<DIV =TailParas>What was of further and crucial evidence in his favour was that, in today's sporting parlance, he had "not lost the dressing-room". His team may have left the tournament but they had not left each othe
    Seas suas agus troid!

    #2
    Could this be Irelands time in the Sun?
    The only difference between me and a madman is that I'm not mad.
    - Salvador Dali (1904-1989)

    Comment


      #3


      Originally posted by Upfront_1979
      Could this be Irelands time in the Sun?




      Well, wehave absolutely no excuse for not being the no. 1 European nation by the end of March 2007 - none whatsoever.


      I still think that we're a long way behing the All Blacks though. But second in the world (or third - behind the Pumas [img]smileys/wink.gif[/img]) will do me.


      New infraction avoidance policy: a post may be described as imbecilic, but its author should never be described as an imbecile.

      Comment


        #4


        3rd behind the pumas would worry me cos we might f**k up in the WC at that rate.


        I don't see any gloating going on. The simple fact is their players are very, very ordinary. Their team isn't very good. There's no need to gloat. But I tell you what is gloating/arrogant:


        "If each of the Celtic nations in turn scuppered them of a grand slam, these successes were rare in the overall scheme of things. England's superiority was clear and unquestioned"


        If it's unquestioned why did they lose to one side each year? In fact in 2001 that superiority was far from unquestioned, the best side that year was wearing green and but for some coaching mistakes in the selection for one game would have been the 2nd GS.

        Comment


          #5

          Originally posted by Evil Omer

          3rd behind the pumas would worry me cos we might f**k up in the WC at that rate.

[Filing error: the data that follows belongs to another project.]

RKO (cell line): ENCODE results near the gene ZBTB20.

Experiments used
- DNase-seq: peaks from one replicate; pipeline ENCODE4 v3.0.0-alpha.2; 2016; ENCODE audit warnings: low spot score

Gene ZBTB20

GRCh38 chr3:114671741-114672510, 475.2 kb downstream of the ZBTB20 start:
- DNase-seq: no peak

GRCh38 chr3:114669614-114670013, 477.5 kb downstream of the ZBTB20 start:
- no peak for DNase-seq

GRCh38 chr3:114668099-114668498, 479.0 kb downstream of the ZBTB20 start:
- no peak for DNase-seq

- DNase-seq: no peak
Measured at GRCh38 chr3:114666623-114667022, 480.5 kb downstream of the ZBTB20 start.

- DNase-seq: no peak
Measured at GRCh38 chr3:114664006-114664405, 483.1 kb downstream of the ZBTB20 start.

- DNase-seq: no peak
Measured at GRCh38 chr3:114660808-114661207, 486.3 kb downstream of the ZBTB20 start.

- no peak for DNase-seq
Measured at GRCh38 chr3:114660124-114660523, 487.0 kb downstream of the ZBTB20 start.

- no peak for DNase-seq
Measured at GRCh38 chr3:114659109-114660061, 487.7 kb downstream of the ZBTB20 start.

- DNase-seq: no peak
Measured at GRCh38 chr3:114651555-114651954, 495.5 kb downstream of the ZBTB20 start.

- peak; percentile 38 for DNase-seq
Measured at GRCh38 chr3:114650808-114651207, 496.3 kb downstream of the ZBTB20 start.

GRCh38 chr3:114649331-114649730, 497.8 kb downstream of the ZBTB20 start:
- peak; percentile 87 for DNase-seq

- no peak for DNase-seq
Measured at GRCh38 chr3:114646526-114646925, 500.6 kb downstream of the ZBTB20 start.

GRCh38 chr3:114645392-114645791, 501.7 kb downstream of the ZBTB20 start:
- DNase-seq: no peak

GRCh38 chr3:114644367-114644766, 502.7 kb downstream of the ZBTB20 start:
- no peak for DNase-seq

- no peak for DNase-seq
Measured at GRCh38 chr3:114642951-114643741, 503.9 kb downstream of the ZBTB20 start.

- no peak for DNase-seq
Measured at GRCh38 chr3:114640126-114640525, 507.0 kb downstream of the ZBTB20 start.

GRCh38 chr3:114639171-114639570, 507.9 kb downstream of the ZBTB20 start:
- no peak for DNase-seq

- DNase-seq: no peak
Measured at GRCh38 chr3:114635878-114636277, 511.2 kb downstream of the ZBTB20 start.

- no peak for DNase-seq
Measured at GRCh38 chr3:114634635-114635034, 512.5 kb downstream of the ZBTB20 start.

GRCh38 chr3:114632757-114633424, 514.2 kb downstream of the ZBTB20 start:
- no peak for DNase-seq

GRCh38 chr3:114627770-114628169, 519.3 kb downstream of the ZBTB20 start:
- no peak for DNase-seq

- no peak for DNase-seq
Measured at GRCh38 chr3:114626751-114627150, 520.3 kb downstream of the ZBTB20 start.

I don't see any gloating going on. The simple fact is their players are very, very ordinary. Their team isn't very good. There's no need to gloat. But I tell you what is gloating/arrogant:


          "If each of the Celtic nations in turn scuppered them of a grand slam, these successes were rare in the overall scheme of things. England's superiority was clear and unquestioned"</font>


          If it's unquestioned why did they lose to one side each year? In fact in 2001 that superiority was far from unquestioned, the best side that year was wearing green and but for some coaching mistakes in the selection for one game would have been the 2nd GS.
          somebody else has copped on [img]smileys/thumb-up.gif[/img]
          check out other words such as "glorious" etc

          the english are arrogant arseholes that are so far up themselves they are coming out of their own mouths.

          i hope they lose the next 7 and maybe we may get some humility.........doubt it tho
          If the lessons of history teach us anything it is that nobody learns the lessons that history teaches us.

          Comment


            #6
            Schadenfreude, pure and simple. As long as it doesn't distract us from the work ahead, or the fact that we could easily be in the same boat a few short years from now, I say have at it. [img]smileys/lol.gif[/img]
            For you stole Trevelyan\'s watch, So the young might see....oh, never mind....

            Comment


              #7


              Originally posted by munsterforever



              the english are arrogant arseholes that are so far up themselves they are coming out of their own mouths.

              i hope they lose the next 7 and maybe we may get some humility.........doubt it tho

              Where's Ronnie when he's mostneeded! [img]smileys/lol.gif[/img]